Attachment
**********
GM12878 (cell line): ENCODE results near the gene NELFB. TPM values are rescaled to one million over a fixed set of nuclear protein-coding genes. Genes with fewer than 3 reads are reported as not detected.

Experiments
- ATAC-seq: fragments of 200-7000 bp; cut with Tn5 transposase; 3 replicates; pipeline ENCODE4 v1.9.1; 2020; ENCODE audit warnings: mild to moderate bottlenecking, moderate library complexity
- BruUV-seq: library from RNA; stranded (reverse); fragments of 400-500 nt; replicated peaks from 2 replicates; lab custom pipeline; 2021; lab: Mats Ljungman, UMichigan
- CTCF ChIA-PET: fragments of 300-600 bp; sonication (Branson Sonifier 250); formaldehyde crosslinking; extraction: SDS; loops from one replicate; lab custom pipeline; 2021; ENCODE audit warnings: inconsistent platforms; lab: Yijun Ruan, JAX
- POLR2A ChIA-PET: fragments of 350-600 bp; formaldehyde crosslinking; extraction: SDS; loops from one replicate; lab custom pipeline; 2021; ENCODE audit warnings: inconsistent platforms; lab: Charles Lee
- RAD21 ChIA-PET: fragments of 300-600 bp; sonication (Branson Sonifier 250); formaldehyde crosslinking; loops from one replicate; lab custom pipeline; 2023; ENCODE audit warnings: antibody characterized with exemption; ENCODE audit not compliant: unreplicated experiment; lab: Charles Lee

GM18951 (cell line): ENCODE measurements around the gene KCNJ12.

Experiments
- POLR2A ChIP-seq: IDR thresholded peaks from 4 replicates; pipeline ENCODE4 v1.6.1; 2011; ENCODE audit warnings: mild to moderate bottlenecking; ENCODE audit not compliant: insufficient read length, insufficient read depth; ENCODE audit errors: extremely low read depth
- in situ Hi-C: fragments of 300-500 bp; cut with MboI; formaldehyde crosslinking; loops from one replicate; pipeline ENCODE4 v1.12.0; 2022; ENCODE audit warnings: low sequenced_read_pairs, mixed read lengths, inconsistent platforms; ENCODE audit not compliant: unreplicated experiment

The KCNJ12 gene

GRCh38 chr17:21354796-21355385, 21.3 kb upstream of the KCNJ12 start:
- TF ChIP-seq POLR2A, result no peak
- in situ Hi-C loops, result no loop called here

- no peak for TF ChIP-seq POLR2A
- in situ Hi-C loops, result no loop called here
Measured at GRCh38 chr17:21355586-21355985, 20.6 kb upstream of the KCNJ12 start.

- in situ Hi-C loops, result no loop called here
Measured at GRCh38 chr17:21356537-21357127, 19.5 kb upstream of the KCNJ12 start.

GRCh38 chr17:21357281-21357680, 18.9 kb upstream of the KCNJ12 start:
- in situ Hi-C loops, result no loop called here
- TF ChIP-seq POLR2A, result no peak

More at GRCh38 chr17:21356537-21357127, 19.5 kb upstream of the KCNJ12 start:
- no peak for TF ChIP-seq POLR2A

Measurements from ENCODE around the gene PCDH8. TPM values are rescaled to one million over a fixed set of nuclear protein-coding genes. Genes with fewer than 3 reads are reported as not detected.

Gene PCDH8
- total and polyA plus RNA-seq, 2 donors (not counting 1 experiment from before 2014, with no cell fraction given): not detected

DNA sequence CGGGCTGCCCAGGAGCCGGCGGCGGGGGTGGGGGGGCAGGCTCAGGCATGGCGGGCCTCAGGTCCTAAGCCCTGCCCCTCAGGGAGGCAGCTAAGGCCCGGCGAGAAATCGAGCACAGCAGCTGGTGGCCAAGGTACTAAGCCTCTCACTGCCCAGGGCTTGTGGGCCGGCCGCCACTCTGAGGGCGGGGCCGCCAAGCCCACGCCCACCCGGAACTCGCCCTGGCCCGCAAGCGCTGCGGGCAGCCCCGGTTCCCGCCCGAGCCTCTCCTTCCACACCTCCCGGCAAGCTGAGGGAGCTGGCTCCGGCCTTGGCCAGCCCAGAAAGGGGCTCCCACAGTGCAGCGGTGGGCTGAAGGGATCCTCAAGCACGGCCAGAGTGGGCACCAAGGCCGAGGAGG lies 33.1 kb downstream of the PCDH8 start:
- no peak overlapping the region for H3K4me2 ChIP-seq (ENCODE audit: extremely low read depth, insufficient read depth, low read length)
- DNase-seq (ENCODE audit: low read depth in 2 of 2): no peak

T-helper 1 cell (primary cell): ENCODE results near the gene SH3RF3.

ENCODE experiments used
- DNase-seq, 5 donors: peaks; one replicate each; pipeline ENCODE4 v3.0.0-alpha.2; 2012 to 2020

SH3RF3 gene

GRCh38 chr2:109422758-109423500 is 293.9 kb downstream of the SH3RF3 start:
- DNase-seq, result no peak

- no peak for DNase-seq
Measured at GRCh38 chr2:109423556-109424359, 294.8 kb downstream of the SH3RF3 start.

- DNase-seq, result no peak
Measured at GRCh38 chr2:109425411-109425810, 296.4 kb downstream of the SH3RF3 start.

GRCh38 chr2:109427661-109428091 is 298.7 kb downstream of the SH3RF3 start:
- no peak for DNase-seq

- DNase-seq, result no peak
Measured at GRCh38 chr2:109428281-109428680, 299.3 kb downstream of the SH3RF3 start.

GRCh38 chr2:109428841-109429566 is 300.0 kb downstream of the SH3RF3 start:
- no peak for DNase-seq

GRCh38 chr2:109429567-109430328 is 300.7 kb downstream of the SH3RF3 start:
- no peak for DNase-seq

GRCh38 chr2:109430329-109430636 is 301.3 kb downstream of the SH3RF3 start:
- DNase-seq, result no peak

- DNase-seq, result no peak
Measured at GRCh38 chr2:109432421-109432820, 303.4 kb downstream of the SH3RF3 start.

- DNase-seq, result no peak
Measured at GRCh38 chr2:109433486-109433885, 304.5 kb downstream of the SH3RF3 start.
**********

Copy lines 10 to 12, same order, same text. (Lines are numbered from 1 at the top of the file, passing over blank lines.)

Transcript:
- POLR2A ChIP-seq: IDR thresholded peaks from 4 replicates; pipeline ENCODE4 v1.6.1; 2011; ENCODE audit warnings: mild to moderate bottlenecking; ENCODE audit not compliant: insufficient read length, insufficient read depth; ENCODE audit errors: extremely low read depth
- in situ Hi-C: fragments of 300-500 bp; cut with MboI; formaldehyde crosslinking; loops from one replicate; pipeline ENCODE4 v1.12.0; 2022; ENCODE audit warnings: low sequenced_read_pairs, mixed read lengths, inconsistent platforms; ENCODE audit not compliant: unreplicated experiment

The KCNJ12 gene